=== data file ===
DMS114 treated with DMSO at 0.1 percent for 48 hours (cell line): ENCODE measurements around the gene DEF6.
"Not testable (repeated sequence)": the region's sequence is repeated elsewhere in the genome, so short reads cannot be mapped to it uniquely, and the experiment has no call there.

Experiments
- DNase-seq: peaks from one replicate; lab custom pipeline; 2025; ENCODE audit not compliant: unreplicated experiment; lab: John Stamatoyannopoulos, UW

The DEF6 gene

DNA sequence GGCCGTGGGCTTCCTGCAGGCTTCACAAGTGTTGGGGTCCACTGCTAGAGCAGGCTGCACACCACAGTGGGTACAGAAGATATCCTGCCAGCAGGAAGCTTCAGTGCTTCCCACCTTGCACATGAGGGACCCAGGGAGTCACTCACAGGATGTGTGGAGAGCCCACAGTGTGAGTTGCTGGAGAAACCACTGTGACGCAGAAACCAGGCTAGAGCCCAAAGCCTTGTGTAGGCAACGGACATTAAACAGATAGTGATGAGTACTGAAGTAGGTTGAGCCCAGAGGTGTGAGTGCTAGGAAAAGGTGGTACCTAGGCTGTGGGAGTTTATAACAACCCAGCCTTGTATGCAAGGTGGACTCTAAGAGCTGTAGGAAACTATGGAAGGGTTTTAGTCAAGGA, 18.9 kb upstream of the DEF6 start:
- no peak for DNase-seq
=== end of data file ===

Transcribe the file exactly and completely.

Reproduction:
DMS114 treated with DMSO at 0.1 percent for 48 hours (cell line): ENCODE measurements around the gene DEF6.
"Not testable (repeated sequence)": the region's sequence is repeated elsewhere in the genome, so short reads cannot be mapped to it uniquely, and the experiment has no call there.

Experiments
- DNase-seq: peaks from one replicate; lab custom pipeline; 2025; ENCODE audit not compliant: unreplicated experiment; lab: John Stamatoyannopoulos, UW

The DEF6 gene

DNA sequence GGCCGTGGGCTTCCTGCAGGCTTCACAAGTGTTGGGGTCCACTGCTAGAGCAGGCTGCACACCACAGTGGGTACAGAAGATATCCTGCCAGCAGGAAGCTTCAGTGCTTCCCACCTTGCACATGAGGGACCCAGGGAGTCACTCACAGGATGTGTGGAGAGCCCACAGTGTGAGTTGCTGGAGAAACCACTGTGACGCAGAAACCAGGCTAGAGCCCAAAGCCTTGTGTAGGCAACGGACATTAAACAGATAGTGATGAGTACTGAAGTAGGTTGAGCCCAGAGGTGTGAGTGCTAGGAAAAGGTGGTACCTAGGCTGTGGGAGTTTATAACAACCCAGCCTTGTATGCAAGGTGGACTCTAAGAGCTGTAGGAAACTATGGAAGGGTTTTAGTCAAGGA, 18.9 kb upstream of the DEF6 start:
- no peak for DNase-seq